Efficient communication systems are necessary in the modern world in every industry. This includes conventional business, personal ventures, and national defense. These communication systems can be grouped into two categories - centralized and decentralized.
For the purpose of the project, centralized communication is defined as a network that relies on some entity providing connectivity services between separate endpoints. Some of these include email, text, and private chat applications since they rely ultimately on the services of Internet Service Providers and Cellular Service Providers for the propagation of data.
Decentralized communication systems include those that are mostly operable without relying on a separate service. This includes systems such as HAM radio. Using decentralized communication, users are able to network directly with each other without needing to pay for a service other than power.
The goal of this project is to combine the benefits of both centralized and decentralized methods to provide reliable digital communication between users without the need for the internet. In addition, this network makes it difficult to track the correspondence between users since these nodes can be used mobily and use pseudo randomly generated identifiers. This network will excel in situations where two parties need to communicate securely and anonymously. This may include civil defense, clandestine operations, and personal communication.
To communicate using this network, a small device, called a node, is attached to and controlled using a computer as in Figure 1. The node can be attached to the computer either directly using an Ethernet cable or both can be on the same local network, although internet access is not used and is thus not required. Each node consists of a microcomputer and a radio transceiver. The user interacts using the graphical user interface (GUI) installed on the host computer which allows them to add recipients via public and shared keys, export public and shared keys, and send and receive messages.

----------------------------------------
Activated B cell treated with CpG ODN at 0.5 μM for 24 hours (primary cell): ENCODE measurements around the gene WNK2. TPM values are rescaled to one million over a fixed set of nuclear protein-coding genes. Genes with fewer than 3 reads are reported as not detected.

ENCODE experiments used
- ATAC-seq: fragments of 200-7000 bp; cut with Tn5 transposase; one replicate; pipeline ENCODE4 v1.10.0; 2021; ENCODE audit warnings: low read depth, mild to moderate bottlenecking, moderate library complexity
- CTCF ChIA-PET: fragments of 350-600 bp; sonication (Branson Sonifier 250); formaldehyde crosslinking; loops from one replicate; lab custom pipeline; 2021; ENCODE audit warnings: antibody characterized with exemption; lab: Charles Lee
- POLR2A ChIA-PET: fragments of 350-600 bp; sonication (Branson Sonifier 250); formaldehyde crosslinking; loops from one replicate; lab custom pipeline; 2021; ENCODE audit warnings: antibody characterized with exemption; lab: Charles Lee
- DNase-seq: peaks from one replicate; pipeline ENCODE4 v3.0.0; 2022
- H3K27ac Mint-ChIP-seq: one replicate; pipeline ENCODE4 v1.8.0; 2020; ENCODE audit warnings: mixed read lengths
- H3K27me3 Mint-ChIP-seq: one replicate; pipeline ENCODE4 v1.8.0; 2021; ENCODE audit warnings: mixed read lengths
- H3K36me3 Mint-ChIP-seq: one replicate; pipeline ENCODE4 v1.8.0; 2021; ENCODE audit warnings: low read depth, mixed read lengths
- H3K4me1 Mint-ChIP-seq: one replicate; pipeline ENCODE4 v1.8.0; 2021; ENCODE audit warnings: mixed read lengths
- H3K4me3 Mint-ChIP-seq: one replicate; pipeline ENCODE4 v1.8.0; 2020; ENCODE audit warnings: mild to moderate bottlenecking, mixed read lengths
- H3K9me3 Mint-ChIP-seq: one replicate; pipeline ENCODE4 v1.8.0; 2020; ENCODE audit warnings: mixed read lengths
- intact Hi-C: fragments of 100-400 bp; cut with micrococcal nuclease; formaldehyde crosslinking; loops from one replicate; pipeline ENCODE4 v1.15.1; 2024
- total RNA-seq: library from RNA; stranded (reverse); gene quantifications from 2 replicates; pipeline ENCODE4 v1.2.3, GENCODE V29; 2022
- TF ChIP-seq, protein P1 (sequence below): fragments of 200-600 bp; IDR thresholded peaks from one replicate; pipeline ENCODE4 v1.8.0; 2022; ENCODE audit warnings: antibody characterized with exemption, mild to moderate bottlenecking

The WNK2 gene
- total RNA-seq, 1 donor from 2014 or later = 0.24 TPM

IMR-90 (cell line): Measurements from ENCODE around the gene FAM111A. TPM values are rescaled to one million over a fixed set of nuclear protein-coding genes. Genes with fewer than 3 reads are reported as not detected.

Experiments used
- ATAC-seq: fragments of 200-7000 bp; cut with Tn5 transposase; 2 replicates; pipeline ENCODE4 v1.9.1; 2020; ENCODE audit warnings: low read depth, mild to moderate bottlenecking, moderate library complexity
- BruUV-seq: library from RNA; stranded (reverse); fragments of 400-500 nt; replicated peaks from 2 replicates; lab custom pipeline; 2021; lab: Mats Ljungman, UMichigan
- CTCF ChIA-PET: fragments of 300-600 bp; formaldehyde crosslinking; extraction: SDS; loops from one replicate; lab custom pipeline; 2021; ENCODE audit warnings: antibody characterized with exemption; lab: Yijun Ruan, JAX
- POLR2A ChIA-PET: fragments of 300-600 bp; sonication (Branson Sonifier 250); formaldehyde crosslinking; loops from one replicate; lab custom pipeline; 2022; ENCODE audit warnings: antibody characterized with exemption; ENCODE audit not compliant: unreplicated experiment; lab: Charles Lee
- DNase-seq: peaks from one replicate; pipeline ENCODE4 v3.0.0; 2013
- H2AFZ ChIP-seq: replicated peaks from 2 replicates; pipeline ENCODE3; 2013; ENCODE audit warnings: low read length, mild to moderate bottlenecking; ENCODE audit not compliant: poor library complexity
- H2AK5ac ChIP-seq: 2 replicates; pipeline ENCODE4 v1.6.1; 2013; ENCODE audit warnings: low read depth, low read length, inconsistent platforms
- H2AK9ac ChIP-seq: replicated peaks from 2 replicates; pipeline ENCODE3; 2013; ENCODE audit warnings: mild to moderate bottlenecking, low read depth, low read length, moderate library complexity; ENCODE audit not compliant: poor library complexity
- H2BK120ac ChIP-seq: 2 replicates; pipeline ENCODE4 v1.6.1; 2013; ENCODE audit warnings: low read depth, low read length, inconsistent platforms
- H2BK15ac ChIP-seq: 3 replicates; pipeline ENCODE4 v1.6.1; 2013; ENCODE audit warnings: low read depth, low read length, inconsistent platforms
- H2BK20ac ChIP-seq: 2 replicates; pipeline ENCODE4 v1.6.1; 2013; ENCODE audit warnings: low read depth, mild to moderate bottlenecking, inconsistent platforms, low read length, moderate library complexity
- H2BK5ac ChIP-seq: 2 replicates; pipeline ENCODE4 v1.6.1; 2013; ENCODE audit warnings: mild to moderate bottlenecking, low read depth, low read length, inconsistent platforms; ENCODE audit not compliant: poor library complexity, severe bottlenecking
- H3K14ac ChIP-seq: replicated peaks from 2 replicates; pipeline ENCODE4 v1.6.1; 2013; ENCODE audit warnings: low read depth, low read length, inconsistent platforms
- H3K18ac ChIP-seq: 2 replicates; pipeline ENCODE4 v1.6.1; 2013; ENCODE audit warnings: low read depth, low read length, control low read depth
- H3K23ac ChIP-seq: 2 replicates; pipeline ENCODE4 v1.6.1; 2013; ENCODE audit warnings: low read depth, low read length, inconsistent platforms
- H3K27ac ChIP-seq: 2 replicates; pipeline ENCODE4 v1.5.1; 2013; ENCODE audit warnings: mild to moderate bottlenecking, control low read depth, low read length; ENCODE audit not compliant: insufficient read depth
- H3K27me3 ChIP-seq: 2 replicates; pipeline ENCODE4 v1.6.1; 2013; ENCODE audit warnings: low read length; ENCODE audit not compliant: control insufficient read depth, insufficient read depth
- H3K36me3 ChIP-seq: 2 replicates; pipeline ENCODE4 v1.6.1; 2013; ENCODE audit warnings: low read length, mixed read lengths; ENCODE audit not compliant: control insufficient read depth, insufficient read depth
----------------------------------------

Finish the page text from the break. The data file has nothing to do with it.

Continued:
A Raspberry Pi 4 was used as the microcomputer of choice to drive this build. This was done for a multitude of reasons including reliability and familiarity of programming in Python, but also due to the flexibility with memory management. The Raspberry Pi 4 has 4GB of RAM which is more than sufficient to accommodate the potentially large amounts of data associated with the features of this network. Fragmentation and acknowledgements in particular require potentially large amounts of memory to store the various data mappings.
The Adafruit LoRa Radio Bonnet (915MHz) was used as the radio transceiver. This was done partly to take advantage of the license-free Industrial, Scientific, and Medical (ISM) frequency bands but also due to the low power requirements and long ranges. Using 5dbi omnidirectional antennas, the receivers can communicate to at least 2km when they are in line of sight. Using different antennas will produce varying results.
Due to the ‘plug-and-play’ nature of these components, no additional PCB design was necessary which left the primary development hurdle to be the software. Appendix B includes some images to help better illustrate this component. The pinout connections can be found on Adafruit’s website.
The enclosure was designed using Fusion 360 and printed using an Ender 3 Pro 3D printer. PLA filament was used due to the affordability and ease of use. Table 1 details the print settings used for this build. The enclosure is mostly a standard Raspberry Pi case with the exception...Read more »